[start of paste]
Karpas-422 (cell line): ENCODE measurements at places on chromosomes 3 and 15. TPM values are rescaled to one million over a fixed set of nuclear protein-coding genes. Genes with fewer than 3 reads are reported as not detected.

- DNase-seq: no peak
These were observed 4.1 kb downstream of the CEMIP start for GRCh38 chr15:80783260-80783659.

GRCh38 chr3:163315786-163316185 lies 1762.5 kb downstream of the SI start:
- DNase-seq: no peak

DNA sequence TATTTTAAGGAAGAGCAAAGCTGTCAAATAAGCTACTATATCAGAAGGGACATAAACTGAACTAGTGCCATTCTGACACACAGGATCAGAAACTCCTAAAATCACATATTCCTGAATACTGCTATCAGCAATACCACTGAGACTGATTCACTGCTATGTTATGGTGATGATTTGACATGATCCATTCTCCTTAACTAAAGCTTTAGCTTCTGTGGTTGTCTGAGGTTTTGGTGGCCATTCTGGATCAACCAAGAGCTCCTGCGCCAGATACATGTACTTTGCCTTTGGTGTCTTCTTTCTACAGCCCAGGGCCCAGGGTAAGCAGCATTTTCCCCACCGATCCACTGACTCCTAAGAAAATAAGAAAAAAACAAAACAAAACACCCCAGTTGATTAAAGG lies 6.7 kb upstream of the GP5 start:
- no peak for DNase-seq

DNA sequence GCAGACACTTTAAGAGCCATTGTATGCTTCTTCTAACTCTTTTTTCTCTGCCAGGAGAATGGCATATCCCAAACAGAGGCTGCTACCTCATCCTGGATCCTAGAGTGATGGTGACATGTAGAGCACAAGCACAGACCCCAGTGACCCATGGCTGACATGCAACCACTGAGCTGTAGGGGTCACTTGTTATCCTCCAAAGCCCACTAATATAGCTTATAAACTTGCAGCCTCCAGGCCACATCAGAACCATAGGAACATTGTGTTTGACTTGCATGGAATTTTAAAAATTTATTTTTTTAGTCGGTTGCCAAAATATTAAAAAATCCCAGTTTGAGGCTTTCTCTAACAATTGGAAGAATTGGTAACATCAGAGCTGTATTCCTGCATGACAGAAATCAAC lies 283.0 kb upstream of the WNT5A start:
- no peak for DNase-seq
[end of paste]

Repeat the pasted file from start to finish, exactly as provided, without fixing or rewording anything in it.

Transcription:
Karpas-422 (cell line): ENCODE measurements at places on chromosomes 3 and 15. TPM values are rescaled to one million over a fixed set of nuclear protein-coding genes. Genes with fewer than 3 reads are reported as not detected.

- DNase-seq: no peak
These were observed 4.1 kb downstream of the CEMIP start for GRCh38 chr15:80783260-80783659.

GRCh38 chr3:163315786-163316185 lies 1762.5 kb downstream of the SI start:
- DNase-seq: no peak

DNA sequence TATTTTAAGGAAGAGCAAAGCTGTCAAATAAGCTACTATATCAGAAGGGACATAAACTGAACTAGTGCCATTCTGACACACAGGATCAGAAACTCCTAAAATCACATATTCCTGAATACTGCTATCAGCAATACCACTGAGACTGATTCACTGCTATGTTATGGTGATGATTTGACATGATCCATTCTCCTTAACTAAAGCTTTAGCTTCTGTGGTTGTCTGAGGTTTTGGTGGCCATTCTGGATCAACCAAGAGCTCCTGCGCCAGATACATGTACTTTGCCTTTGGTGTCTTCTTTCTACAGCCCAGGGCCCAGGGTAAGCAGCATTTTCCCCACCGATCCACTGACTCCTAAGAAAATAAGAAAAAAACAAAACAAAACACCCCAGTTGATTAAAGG lies 6.7 kb upstream of the GP5 start:
- no peak for DNase-seq

DNA sequence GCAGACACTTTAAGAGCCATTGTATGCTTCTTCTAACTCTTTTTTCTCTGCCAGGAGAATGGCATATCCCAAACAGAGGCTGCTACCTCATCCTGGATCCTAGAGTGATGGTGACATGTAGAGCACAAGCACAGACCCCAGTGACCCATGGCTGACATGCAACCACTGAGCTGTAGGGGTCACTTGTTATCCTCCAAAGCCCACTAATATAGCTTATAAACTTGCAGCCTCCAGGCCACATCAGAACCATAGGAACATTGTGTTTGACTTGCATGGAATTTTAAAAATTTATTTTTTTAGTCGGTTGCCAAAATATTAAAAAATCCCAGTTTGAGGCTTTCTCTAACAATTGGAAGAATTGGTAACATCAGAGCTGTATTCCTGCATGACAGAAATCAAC lies 283.0 kb upstream of the WNT5A start:
- no peak for DNase-seq